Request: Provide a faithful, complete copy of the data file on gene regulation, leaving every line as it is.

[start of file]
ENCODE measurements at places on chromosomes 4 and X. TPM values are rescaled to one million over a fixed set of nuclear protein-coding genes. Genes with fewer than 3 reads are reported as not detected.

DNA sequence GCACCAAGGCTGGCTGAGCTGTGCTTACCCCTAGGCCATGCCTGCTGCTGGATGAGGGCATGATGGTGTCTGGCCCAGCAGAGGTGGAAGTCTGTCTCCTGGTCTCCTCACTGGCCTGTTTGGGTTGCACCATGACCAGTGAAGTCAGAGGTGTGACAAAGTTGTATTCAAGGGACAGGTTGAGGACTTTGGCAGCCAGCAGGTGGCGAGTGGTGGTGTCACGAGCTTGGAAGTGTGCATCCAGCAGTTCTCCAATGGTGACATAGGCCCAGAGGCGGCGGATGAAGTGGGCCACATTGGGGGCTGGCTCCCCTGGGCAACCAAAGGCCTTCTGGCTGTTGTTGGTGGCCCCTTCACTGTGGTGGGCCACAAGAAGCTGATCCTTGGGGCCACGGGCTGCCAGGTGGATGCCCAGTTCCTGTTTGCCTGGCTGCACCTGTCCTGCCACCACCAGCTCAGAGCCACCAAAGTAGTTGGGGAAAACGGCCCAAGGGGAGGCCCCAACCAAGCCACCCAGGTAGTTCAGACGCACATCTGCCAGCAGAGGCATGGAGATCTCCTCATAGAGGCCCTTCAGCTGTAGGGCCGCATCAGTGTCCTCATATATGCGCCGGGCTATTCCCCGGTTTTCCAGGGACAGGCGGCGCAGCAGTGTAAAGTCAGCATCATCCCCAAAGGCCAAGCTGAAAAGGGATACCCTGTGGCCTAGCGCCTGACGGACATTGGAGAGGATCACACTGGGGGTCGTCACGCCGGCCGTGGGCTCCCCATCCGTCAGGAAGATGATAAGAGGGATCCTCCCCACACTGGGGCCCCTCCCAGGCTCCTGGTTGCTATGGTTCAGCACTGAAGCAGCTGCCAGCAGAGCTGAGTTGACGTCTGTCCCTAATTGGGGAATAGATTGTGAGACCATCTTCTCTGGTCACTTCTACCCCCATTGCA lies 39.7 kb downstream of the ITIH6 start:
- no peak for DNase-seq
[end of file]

ENCODE measurements at places on chromosomes 4 and X. TPM values are rescaled to one million over a fixed set of nuclear protein-coding genes. Genes with fewer than 3 reads are reported as not detected.

DNA sequence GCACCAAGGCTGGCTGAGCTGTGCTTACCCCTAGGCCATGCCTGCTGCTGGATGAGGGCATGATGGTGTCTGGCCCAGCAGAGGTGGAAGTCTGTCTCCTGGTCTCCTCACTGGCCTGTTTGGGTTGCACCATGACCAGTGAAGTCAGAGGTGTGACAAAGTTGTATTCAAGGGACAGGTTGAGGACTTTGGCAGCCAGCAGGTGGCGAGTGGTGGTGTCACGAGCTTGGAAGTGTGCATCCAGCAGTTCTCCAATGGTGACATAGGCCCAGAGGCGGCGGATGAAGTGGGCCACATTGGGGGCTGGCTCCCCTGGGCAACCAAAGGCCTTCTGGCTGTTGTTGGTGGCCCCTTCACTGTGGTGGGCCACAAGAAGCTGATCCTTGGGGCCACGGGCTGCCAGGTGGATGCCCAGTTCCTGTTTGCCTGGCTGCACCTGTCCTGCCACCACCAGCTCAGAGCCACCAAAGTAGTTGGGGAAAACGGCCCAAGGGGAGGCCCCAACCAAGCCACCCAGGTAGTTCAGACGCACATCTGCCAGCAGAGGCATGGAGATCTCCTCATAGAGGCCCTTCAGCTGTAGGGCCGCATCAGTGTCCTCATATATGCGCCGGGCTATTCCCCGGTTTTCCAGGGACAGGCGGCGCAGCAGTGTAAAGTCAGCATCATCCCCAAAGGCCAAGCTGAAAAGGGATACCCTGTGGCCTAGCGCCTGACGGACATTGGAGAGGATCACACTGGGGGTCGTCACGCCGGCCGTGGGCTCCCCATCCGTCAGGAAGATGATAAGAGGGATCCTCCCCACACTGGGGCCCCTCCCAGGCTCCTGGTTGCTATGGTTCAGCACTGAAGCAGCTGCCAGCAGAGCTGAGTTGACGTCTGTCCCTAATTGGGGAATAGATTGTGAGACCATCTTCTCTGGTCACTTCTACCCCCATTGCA lies 39.7 kb downstream of the ITIH6 start:
- no peak for DNase-seq